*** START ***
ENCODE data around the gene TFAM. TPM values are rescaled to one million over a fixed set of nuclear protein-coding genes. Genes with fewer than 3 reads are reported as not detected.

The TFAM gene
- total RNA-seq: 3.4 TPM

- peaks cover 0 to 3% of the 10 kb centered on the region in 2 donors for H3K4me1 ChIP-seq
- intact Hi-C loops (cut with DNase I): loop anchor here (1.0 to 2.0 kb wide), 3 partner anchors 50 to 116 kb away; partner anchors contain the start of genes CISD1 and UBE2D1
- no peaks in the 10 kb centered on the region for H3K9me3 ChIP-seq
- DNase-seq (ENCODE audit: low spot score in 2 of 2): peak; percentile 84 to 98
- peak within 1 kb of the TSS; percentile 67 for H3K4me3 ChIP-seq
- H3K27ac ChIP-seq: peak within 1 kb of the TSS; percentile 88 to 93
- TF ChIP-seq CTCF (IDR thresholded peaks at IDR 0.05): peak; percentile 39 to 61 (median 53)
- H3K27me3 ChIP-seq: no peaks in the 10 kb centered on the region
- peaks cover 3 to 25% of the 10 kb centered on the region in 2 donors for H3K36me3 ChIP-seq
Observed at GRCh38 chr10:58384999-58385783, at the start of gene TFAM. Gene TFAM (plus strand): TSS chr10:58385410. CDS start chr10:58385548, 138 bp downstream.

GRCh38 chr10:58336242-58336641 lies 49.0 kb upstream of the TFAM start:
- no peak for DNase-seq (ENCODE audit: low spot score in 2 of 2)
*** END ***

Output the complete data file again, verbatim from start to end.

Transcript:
ENCODE data around the gene TFAM. TPM values are rescaled to one million over a fixed set of nuclear protein-coding genes. Genes with fewer than 3 reads are reported as not detected.

The TFAM gene
- total RNA-seq: 3.4 TPM

- peaks cover 0 to 3% of the 10 kb centered on the region in 2 donors for H3K4me1 ChIP-seq
- intact Hi-C loops (cut with DNase I): loop anchor here (1.0 to 2.0 kb wide), 3 partner anchors 50 to 116 kb away; partner anchors contain the start of genes CISD1 and UBE2D1
- no peaks in the 10 kb centered on the region for H3K9me3 ChIP-seq
- DNase-seq (ENCODE audit: low spot score in 2 of 2): peak; percentile 84 to 98
- peak within 1 kb of the TSS; percentile 67 for H3K4me3 ChIP-seq
- H3K27ac ChIP-seq: peak within 1 kb of the TSS; percentile 88 to 93
- TF ChIP-seq CTCF (IDR thresholded peaks at IDR 0.05): peak; percentile 39 to 61 (median 53)
- H3K27me3 ChIP-seq: no peaks in the 10 kb centered on the region
- peaks cover 3 to 25% of the 10 kb centered on the region in 2 donors for H3K36me3 ChIP-seq
Observed at GRCh38 chr10:58384999-58385783, at the start of gene TFAM. Gene TFAM (plus strand): TSS chr10:58385410. CDS start chr10:58385548, 138 bp downstream.

GRCh38 chr10:58336242-58336641 lies 49.0 kb upstream of the TFAM start:
- no peak for DNase-seq (ENCODE audit: low spot score in 2 of 2)